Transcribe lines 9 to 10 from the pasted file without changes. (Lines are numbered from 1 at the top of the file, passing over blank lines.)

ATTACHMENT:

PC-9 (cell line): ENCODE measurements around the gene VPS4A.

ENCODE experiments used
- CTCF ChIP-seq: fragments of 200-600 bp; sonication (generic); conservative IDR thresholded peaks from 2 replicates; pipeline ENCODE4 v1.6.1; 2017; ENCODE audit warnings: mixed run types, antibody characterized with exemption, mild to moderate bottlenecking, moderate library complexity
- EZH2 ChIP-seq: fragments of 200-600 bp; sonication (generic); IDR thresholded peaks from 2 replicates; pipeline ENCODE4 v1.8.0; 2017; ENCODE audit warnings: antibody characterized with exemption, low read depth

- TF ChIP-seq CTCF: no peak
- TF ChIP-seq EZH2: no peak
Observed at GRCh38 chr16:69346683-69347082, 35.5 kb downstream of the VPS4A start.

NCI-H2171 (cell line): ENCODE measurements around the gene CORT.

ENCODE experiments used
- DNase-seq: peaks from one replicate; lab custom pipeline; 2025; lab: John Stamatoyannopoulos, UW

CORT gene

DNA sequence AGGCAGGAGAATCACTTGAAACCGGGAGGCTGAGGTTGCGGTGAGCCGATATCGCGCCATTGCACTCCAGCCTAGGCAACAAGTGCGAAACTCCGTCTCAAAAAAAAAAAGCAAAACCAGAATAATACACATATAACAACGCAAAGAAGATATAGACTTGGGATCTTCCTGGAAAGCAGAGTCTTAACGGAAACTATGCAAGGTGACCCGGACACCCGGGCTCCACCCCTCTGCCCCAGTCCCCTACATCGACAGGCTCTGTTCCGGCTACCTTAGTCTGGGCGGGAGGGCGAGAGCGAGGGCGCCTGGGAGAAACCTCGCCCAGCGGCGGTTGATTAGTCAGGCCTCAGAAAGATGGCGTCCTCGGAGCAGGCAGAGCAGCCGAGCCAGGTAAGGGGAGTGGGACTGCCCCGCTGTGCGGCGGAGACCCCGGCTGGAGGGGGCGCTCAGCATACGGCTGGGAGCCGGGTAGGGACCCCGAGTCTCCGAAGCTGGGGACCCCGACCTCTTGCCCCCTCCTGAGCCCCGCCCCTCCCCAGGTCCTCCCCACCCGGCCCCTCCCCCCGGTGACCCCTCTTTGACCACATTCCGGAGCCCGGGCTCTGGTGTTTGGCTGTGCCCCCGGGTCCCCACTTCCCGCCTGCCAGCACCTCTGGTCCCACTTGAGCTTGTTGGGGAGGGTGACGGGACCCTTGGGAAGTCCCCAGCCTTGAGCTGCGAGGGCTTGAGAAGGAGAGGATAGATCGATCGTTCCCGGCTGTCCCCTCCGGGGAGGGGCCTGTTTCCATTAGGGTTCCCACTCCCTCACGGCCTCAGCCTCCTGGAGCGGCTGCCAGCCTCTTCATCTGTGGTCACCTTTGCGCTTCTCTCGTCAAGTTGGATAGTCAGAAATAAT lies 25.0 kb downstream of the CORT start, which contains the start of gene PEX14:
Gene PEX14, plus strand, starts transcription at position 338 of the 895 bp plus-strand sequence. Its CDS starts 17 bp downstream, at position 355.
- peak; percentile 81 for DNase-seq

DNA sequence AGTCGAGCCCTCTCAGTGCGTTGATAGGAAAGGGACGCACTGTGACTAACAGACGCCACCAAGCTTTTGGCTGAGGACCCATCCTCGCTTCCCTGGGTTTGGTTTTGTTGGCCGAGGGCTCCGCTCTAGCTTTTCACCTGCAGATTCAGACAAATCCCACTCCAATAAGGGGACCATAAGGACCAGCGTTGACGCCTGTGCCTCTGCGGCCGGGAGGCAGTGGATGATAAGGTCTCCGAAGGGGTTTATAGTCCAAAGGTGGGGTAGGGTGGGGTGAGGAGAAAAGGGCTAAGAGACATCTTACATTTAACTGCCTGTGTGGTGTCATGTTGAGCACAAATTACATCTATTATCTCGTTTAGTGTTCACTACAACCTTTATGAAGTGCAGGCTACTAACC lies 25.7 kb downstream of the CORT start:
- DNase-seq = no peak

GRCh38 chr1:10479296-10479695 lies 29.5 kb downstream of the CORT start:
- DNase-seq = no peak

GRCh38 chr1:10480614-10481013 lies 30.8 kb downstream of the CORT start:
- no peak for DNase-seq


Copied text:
ENCODE experiments used
- DNase-seq: peaks from one replicate; lab custom pipeline; 2025; lab: John Stamatoyannopoulos, UW